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ZDDP additives  Rating:  Rating
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 Posted: 09-06-2008 05:31 pm
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rossjfox
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Anybody have experience with the ZDDP additives "ZDDPlus" or "Cam-Shield"??

I've read about lower ZDDP in modern energy conserving oils not being a good thing for older cars.  Some recommendations have been made on which oils are the best of what we have to choose from.  But not too much on the quality and/or effectiveness of these additives. 

Do they work?  Is one better than the other in the case of the Jensen Healey??

Thanks

Ross

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 Posted: 09-07-2008 11:38 pm
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dwalls1
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At the risk of sounding like a bitter old curmudgeon, I will say that all additives going back through slick 50, and teflon to STP and beyond are a waste of money. They are promoted by the best snake oil salesmen money can buy, to gullible saps usually spending some one elses money not their own. They all have scores of statistics from large fleet users, usually government bureacracies and prestadigess demonstrations to support wild claims of miraculous results for everything from mileage to engine wear. Nearly all the additives they promote are already in every quart of oil you buy. I apologize if I've offended any one with my rant, but that's the way I see it from over 40 years of listening and observing in garages and shops. Put the additives in the same folder with the 100 mpg carburetor that is suppressed by the oil companies and the 8 outer electrode Fire Injector spark plugs. Y'all have good one, Dale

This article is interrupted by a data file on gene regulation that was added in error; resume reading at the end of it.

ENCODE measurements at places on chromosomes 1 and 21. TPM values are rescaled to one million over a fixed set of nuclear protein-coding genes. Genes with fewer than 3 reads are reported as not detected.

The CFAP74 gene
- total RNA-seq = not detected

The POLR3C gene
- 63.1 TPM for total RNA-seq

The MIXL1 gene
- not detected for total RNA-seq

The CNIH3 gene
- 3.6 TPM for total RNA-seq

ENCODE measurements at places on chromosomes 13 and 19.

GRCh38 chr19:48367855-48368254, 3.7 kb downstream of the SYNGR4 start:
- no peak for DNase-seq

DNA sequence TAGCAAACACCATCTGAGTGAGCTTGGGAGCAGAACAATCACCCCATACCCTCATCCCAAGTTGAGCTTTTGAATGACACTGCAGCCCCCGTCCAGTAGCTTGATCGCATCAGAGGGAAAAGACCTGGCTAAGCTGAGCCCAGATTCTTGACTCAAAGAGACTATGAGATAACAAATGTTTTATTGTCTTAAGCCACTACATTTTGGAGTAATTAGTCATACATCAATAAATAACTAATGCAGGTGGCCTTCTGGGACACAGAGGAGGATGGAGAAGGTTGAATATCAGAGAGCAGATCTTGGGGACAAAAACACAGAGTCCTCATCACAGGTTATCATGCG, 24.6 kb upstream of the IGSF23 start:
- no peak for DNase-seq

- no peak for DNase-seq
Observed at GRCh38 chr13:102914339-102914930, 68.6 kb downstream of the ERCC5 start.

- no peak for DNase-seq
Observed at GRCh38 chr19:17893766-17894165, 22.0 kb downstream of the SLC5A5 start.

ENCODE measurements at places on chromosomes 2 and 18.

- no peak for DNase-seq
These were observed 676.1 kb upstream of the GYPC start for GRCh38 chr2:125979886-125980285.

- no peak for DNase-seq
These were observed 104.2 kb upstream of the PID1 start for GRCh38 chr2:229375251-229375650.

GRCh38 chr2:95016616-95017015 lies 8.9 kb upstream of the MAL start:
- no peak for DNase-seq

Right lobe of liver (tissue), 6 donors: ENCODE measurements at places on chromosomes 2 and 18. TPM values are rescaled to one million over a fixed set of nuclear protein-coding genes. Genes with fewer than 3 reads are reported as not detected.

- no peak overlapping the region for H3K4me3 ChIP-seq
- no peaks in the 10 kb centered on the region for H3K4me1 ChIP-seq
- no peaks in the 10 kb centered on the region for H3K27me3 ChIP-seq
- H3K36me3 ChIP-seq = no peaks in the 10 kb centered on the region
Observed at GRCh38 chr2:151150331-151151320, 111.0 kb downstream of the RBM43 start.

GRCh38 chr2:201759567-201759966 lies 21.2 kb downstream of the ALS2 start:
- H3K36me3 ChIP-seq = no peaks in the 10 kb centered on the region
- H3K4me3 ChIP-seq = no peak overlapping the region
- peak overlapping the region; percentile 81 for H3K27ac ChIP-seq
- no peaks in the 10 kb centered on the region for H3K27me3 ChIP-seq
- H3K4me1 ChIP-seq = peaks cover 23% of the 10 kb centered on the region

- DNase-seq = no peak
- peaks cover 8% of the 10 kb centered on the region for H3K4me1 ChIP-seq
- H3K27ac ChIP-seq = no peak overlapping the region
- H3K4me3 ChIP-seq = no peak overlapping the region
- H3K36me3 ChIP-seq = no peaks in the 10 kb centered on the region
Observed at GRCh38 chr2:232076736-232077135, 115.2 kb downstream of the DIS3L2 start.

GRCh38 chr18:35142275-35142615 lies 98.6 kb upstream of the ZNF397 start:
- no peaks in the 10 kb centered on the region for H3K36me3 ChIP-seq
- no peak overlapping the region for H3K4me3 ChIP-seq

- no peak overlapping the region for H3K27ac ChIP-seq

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 Posted: 09-08-2008 06:20 am
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subwoofer
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ZDDP is in fact being removed from the engine oils, and there has been a corresponing increase in camshaft failures since the last drop in levels. That would put ZDDP in the same category as lead replacement additives.

Apparently, it is most critical when running in a freshly built engine, where camshaft failures have been reported after a few hundred miles. Has anyone heard of any problems with camshaft failures on the 900-series engines?

--

Joachim

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 Posted: 09-08-2008 03:26 pm
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Jensen Healey
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Formulating motor oil should be left to chemists. This article explains the dangers of zddp additives: http://www.lnengineering.com/oil.html#Z13

There are many oils still on the market with the proper levels of zddp for out cars. The easiest path is to run racing, diesel or motorcycle oil.

Breaking in a new cam is another matter.

Kurt

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 Posted: 09-08-2008 05:08 pm